Climate Change

World Meteorological Day 2019: The Sun, the Earth and the weather

This year, the day is focusing on the role of the Sun on the Earth and the changing pattern of our climate and weather

 
By Akshit Sangomla
Last Updated: Monday 25 March 2019
Sun and Earth
Representational Photo. Credit: Getty Images Representational Photo. Credit: Getty Images

Every year, on March 23, the World Meteorological Organisation (WMO) commemorates its founding by observing World Meteorological Day. This year, the organisation is celebrating its 69th anniversary.

Every year, the WMO chooses a theme around which the day is celebrated. This year, the theme is “The Sun, the Earth and the weather”.

This recognises the critical role that the Earth’s nearest star plays in what transpires on the planet. The energy that the Sun sends towards the Earth is taken up by all life forms to perform their biological functions. It also regulates global climate, which, in turn, influences local weather conditions. The same energy is also absorbed by the oceans which carry it around the planet, creating further conditions for diverse marine life to exist.

This year’s theme also sits in perfectly with the next cycle of the Sun’s activity starting in 2020, also known as the Solar Cycle 25. A research paper published by Indian scientists in the journal Nature Communications on December 6, 2018, finds that the next solar cycle will be either slightly stronger or similar to the previous cycle (Solar Cycle 24).

The Sun’s activity, influenced by its magnetic nature, fluctuates in 11-year cycles and affects the atmospheric conditions on Earth through changes in the Sun’s radiation and sudden bursts of solar energy known as “solar flares”.

The last few cycles of the Sun have shown a weakening trend and some scientists had even proposed that this would touch a record minimum known as a “Maunder minimum”, the likes of which were last seen between 1645 and 1715.

During this period, astronomers had observed no sun spots. The current weakening of the Sun’s activity led to speculation that a “mini Ice Age” is close by and that devastating effects of human-induced global warming could be partially offset by global cooling. The occurrence of such a minimum over decades would have led to a much cooler global climate.

The current prediction reverses this trend and debunks the theory of a global cooling phase compensating global warming due to greenhouse gas emissions, which have reached a record high.

This World Meteorological Day, scientists and people should also recognise the increasing unpredictability of our climate and weather. This is when deadly weather-related disasters are becoming far too common all around the world. The recent Cyclone Idai, which brought death and destruction to Mozambique, Zimbabwe and Malawi and affected more than 2 million people, is just one such example. The total impact of the deadly storm has still not been accounted for, but it has been touted as one of the worst weather-related disasters in the Southern Hemisphere.

In India, the India Meteorological Department (IMD) got its seasonal outlooks of temperatures wrong for the just-ended winter season. At the start of the winter season, IMD had said the two months of December 2018 and January 2019 would be “warmer than usual”. It had also stated that cold waves would be “below normal” in the regions that generally experience cold waves.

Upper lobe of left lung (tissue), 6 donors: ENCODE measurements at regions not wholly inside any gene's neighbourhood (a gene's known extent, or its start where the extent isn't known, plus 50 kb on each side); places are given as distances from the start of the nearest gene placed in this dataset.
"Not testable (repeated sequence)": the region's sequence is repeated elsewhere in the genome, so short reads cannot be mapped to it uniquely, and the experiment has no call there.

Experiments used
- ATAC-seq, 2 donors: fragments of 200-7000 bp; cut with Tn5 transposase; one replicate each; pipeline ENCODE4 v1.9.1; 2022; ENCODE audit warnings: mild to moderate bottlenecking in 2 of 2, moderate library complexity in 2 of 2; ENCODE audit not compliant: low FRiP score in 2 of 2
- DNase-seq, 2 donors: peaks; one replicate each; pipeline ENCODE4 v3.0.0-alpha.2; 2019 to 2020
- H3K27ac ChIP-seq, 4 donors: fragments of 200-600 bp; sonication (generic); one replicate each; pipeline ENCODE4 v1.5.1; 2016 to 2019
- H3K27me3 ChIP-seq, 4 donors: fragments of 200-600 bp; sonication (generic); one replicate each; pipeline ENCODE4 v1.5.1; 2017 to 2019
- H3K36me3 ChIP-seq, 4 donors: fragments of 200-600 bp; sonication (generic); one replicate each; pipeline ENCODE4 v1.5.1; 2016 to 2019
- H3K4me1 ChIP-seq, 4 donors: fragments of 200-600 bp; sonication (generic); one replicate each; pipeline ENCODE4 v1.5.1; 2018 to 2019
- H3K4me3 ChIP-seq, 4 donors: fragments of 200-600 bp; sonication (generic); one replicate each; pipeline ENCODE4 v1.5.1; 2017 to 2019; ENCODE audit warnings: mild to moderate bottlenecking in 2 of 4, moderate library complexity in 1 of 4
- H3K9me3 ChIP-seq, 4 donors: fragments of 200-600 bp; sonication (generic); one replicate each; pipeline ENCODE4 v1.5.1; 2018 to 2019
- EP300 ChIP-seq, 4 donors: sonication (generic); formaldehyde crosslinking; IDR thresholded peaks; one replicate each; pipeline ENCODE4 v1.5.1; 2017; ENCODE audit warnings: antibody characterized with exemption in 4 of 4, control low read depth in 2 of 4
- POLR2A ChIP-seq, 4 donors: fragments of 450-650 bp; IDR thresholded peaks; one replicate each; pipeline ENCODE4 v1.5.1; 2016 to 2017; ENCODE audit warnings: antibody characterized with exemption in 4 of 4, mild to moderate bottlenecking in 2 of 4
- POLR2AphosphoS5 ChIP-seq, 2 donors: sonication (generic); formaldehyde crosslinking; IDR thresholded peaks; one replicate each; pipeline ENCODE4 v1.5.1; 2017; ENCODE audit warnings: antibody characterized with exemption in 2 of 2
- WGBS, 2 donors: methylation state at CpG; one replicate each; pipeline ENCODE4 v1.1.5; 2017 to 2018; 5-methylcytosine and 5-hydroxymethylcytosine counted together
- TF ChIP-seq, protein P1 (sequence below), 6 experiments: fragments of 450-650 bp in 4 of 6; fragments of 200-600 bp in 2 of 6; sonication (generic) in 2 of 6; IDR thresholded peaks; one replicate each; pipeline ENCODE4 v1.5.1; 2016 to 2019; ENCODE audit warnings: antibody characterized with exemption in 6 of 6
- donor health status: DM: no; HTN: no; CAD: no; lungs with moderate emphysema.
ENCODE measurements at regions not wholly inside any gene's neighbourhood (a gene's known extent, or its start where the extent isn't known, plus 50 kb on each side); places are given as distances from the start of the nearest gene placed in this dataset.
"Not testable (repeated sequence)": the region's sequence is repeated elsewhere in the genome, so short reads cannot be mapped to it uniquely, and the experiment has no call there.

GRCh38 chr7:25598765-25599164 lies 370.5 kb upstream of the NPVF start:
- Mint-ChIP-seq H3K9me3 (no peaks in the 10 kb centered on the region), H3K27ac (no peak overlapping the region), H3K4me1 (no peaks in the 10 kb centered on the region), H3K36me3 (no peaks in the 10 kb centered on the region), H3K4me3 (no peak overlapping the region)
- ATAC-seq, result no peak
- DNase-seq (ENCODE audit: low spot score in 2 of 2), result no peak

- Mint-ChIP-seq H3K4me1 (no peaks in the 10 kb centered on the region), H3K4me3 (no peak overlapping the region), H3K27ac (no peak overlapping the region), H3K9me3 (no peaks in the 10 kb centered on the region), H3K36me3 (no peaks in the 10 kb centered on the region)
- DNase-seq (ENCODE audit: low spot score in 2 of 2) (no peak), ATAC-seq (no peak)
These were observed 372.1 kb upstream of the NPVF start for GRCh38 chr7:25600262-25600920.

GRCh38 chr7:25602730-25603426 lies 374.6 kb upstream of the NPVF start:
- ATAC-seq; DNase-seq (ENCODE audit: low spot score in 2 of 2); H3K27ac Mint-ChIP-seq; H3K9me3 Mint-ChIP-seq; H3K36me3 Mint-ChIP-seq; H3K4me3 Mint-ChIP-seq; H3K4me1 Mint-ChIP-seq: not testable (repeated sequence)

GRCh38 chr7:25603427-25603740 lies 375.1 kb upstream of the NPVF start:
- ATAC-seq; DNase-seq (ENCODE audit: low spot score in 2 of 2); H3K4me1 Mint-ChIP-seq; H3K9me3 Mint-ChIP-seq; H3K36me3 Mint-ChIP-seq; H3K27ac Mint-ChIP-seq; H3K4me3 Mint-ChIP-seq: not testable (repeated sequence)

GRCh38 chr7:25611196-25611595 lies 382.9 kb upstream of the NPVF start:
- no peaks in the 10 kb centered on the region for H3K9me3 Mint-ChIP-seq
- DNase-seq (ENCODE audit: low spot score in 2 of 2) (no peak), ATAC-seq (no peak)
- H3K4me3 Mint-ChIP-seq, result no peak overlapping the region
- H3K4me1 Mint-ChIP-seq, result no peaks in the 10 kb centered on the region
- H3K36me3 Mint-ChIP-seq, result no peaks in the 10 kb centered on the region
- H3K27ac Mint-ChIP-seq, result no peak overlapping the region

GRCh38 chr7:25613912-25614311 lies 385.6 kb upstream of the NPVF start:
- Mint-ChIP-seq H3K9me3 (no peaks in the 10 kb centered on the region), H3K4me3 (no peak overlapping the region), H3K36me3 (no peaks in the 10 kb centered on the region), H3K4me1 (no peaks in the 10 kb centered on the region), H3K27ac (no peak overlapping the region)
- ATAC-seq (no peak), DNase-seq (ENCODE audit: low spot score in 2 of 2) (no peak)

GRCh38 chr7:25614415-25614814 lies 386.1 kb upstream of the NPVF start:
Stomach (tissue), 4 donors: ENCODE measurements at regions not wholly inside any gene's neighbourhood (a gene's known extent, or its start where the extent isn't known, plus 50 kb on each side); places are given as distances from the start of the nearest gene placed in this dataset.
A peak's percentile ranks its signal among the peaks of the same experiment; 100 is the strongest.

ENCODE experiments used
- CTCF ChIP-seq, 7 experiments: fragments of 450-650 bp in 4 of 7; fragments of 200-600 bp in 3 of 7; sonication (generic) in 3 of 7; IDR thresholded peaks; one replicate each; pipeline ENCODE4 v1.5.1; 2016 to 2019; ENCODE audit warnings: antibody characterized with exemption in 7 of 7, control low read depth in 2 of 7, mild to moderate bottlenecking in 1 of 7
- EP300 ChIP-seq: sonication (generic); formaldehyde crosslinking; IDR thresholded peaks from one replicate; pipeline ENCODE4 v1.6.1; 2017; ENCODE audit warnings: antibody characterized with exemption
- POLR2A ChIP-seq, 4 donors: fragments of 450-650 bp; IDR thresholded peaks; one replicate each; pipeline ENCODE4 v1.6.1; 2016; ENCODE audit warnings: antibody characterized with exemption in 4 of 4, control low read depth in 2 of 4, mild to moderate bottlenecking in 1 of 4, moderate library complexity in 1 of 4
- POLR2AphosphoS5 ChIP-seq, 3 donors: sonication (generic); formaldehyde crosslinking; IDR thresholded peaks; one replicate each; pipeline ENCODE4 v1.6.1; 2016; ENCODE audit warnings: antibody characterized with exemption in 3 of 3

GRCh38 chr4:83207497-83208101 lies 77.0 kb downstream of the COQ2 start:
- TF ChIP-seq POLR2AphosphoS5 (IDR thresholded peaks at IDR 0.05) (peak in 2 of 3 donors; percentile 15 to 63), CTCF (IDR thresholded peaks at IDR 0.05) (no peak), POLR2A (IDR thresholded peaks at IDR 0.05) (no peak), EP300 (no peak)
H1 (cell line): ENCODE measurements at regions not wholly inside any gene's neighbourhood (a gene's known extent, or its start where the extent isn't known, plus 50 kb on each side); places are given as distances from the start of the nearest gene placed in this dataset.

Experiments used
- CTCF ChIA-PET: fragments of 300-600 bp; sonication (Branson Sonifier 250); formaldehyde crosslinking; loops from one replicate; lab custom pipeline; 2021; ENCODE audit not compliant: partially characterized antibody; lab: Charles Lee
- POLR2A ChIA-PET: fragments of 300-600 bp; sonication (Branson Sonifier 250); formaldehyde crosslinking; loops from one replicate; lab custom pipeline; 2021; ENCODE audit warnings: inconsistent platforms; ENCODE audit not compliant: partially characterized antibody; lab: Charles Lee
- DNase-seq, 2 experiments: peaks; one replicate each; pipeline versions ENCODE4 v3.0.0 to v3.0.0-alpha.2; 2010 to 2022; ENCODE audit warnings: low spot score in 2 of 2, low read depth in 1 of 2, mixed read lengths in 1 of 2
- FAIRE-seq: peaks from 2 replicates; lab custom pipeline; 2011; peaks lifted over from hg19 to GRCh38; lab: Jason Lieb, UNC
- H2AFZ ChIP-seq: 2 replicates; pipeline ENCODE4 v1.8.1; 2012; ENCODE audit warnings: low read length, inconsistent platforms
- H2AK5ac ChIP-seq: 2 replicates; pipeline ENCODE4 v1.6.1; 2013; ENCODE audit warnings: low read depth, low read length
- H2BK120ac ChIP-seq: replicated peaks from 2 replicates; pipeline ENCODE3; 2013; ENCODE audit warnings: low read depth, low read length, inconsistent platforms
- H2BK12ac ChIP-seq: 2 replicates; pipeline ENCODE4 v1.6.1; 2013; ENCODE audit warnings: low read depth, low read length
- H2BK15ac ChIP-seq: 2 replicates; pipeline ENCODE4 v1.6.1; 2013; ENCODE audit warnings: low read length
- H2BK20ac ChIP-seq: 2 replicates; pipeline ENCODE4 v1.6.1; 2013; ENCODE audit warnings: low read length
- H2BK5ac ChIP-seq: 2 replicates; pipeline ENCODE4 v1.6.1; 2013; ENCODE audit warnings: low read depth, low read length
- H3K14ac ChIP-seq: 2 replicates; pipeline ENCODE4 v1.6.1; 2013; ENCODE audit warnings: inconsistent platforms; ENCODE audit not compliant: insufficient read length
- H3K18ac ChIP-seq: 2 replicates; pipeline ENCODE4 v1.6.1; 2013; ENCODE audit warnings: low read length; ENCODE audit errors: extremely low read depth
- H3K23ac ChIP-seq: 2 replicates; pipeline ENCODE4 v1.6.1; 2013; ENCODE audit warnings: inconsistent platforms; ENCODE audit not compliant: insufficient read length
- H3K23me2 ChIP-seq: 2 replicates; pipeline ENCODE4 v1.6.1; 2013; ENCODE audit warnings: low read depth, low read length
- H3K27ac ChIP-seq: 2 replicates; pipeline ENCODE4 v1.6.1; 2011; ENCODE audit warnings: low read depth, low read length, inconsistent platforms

This turned out to be true for only about three weeks. On December 19, 2018, IMD announced that a “dry cold wave and ground frost conditions were prevailing in Rajasthan, Punjab, Haryana and Delhi”. The next day, the weather agency found that cold wave conditions had reached as far as Gujarat and Madhya Pradesh. December 2018 turned out to be the third-coldest month in Delhi in the last 50 years.

The reason for this was a lack of strong Western Disturbances (WDs) coming into India from the west in December. But then, cold wave conditions persisted till February in many areas and the winter stayed on till March because of an increased frequency and intensity of WDs in January and February, which also extended into March.

In January 2019, the IMD was also confused about the status of the El Nino Southern Oscillation (ENSO) with respect to other weather agencies around the world.

While Japan’s Meteorological Agency (JMA), which is also the Asian arm of the World Meteorological Organisation (WMO), says El Nino conditions are prevailing and that there is an 80 per cent chance of the El Nino phenomenon staying on till the spring of 2019, the IMD says the conditions would be El Nino neutral, which means neither El Nino (warming) nor La Nina (cooling), are currently prevailing in the equatorial Pacific Ocean.

To the present day, IMD maintains that only warm neutral conditions are prevailing in the equatorial Pacific Ocean. This is when other weather agencies have already declared weak El Nino conditions.

For example, the Climate Prediction Centre (CPC) of the National Weather Service in the United States declared that weak El Nino conditions have been prevailing in the equatorial Pacific Ocean since January 2019.

On the other hand, the Australian Bureau of Meteorology (ABM) has said though ENSO is in a neutral phase, the sub surface of the ocean is still warm and El Nino conditions could be back later in 2019.

This only underscores the fact that weather agencies around the world, under the leadership of WMO, need to coordinate better and become better at predicting our rapidly changing climate. 

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